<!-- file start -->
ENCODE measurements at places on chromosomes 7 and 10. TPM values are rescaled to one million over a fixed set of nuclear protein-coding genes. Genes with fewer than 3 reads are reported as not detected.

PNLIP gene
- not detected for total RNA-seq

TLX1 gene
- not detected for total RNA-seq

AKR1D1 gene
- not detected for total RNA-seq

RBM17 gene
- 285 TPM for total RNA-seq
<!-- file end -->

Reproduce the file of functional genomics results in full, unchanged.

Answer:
ENCODE measurements at places on chromosomes 7 and 10. TPM values are rescaled to one million over a fixed set of nuclear protein-coding genes. Genes with fewer than 3 reads are reported as not detected.

PNLIP gene
- not detected for total RNA-seq

TLX1 gene
- not detected for total RNA-seq

AKR1D1 gene
- not detected for total RNA-seq

RBM17 gene
- 285 TPM for total RNA-seq